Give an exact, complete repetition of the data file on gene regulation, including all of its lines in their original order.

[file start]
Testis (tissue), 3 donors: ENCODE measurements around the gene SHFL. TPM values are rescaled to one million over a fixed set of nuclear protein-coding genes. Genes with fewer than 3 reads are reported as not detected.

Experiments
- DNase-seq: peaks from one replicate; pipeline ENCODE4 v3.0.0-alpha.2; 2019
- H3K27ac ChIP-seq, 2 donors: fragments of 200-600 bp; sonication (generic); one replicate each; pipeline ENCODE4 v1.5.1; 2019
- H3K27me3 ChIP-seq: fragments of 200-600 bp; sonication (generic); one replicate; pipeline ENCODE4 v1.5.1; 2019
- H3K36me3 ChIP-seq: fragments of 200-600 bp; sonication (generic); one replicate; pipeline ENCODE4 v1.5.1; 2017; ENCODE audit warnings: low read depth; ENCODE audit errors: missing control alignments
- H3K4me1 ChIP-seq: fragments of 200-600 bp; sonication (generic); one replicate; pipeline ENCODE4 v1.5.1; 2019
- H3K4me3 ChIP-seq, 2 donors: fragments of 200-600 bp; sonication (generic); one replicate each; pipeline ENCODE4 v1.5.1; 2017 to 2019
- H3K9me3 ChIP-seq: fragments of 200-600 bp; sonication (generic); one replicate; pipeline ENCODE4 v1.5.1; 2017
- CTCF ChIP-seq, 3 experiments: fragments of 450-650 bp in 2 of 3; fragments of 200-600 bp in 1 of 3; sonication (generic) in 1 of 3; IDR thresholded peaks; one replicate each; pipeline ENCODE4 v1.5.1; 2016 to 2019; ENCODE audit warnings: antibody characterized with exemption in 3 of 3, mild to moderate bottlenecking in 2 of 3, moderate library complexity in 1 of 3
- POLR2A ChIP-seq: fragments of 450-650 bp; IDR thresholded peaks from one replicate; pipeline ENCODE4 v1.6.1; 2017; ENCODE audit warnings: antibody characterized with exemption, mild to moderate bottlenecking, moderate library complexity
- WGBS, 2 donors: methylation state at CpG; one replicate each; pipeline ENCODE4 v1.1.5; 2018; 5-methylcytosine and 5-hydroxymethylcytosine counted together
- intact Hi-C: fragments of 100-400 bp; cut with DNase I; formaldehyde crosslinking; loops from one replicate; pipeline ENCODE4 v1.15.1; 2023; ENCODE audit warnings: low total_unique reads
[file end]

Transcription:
Testis (tissue), 3 donors: ENCODE measurements around the gene SHFL. TPM values are rescaled to one million over a fixed set of nuclear protein-coding genes. Genes with fewer than 3 reads are reported as not detected.

Experiments
- DNase-seq: peaks from one replicate; pipeline ENCODE4 v3.0.0-alpha.2; 2019
- H3K27ac ChIP-seq, 2 donors: fragments of 200-600 bp; sonication (generic); one replicate each; pipeline ENCODE4 v1.5.1; 2019
- H3K27me3 ChIP-seq: fragments of 200-600 bp; sonication (generic); one replicate; pipeline ENCODE4 v1.5.1; 2019
- H3K36me3 ChIP-seq: fragments of 200-600 bp; sonication (generic); one replicate; pipeline ENCODE4 v1.5.1; 2017; ENCODE audit warnings: low read depth; ENCODE audit errors: missing control alignments
- H3K4me1 ChIP-seq: fragments of 200-600 bp; sonication (generic); one replicate; pipeline ENCODE4 v1.5.1; 2019
- H3K4me3 ChIP-seq, 2 donors: fragments of 200-600 bp; sonication (generic); one replicate each; pipeline ENCODE4 v1.5.1; 2017 to 2019
- H3K9me3 ChIP-seq: fragments of 200-600 bp; sonication (generic); one replicate; pipeline ENCODE4 v1.5.1; 2017
- CTCF ChIP-seq, 3 experiments: fragments of 450-650 bp in 2 of 3; fragments of 200-600 bp in 1 of 3; sonication (generic) in 1 of 3; IDR thresholded peaks; one replicate each; pipeline ENCODE4 v1.5.1; 2016 to 2019; ENCODE audit warnings: antibody characterized with exemption in 3 of 3, mild to moderate bottlenecking in 2 of 3, moderate library complexity in 1 of 3
- POLR2A ChIP-seq: fragments of 450-650 bp; IDR thresholded peaks from one replicate; pipeline ENCODE4 v1.6.1; 2017; ENCODE audit warnings: antibody characterized with exemption, mild to moderate bottlenecking, moderate library complexity
- WGBS, 2 donors: methylation state at CpG; one replicate each; pipeline ENCODE4 v1.1.5; 2018; 5-methylcytosine and 5-hydroxymethylcytosine counted together
- intact Hi-C: fragments of 100-400 bp; cut with DNase I; formaldehyde crosslinking; loops from one replicate; pipeline ENCODE4 v1.15.1; 2023; ENCODE audit warnings: low total_unique reads